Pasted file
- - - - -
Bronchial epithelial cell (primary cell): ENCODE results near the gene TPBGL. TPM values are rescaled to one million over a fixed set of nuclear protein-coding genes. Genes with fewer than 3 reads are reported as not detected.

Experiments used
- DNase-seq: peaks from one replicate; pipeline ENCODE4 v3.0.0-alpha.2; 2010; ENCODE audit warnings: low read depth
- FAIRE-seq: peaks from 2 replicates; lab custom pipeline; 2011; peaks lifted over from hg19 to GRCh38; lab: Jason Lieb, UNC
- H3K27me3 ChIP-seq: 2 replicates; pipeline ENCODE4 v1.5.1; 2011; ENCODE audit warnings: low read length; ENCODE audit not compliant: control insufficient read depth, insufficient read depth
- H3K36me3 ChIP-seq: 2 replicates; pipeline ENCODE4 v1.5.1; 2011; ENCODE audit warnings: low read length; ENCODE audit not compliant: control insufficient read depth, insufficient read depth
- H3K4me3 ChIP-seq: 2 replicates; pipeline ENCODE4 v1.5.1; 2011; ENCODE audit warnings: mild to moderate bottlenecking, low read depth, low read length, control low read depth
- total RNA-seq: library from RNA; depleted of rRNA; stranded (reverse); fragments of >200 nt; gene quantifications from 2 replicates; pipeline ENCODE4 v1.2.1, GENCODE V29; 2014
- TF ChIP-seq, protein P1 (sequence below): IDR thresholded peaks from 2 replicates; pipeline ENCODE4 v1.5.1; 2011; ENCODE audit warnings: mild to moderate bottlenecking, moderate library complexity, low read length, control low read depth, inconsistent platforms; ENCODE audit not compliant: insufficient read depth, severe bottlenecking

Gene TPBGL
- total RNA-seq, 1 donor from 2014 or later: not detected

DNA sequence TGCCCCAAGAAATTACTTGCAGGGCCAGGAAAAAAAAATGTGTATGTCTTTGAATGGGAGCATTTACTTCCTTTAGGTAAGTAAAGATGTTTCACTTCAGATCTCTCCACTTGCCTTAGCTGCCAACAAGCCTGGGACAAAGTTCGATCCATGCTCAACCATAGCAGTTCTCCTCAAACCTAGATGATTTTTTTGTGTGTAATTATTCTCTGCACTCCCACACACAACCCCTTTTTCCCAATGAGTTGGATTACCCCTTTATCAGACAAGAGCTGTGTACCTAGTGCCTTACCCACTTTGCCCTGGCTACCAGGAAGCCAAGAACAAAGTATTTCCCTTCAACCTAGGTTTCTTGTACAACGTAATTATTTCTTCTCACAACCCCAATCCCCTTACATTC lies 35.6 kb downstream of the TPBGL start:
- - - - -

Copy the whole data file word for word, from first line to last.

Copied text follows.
Bronchial epithelial cell (primary cell): ENCODE results near the gene TPBGL. TPM values are rescaled to one million over a fixed set of nuclear protein-coding genes. Genes with fewer than 3 reads are reported as not detected.

Experiments used
- DNase-seq: peaks from one replicate; pipeline ENCODE4 v3.0.0-alpha.2; 2010; ENCODE audit warnings: low read depth
- FAIRE-seq: peaks from 2 replicates; lab custom pipeline; 2011; peaks lifted over from hg19 to GRCh38; lab: Jason Lieb, UNC
- H3K27me3 ChIP-seq: 2 replicates; pipeline ENCODE4 v1.5.1; 2011; ENCODE audit warnings: low read length; ENCODE audit not compliant: control insufficient read depth, insufficient read depth
- H3K36me3 ChIP-seq: 2 replicates; pipeline ENCODE4 v1.5.1; 2011; ENCODE audit warnings: low read length; ENCODE audit not compliant: control insufficient read depth, insufficient read depth
- H3K4me3 ChIP-seq: 2 replicates; pipeline ENCODE4 v1.5.1; 2011; ENCODE audit warnings: mild to moderate bottlenecking, low read depth, low read length, control low read depth
- total RNA-seq: library from RNA; depleted of rRNA; stranded (reverse); fragments of >200 nt; gene quantifications from 2 replicates; pipeline ENCODE4 v1.2.1, GENCODE V29; 2014
- TF ChIP-seq, protein P1 (sequence below): IDR thresholded peaks from 2 replicates; pipeline ENCODE4 v1.5.1; 2011; ENCODE audit warnings: mild to moderate bottlenecking, moderate library complexity, low read length, control low read depth, inconsistent platforms; ENCODE audit not compliant: insufficient read depth, severe bottlenecking

Gene TPBGL
- total RNA-seq, 1 donor from 2014 or later: not detected

DNA sequence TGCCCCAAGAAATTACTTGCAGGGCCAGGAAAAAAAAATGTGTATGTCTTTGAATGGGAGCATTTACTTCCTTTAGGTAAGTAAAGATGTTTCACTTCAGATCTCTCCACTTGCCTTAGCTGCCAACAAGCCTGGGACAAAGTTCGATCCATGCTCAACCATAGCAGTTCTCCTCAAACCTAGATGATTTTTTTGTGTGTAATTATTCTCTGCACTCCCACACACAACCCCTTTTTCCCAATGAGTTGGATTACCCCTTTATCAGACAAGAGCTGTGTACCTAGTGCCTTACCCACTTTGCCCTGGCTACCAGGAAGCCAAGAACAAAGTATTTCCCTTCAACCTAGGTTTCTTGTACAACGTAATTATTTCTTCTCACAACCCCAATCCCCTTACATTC lies 35.6 kb downstream of the TPBGL start: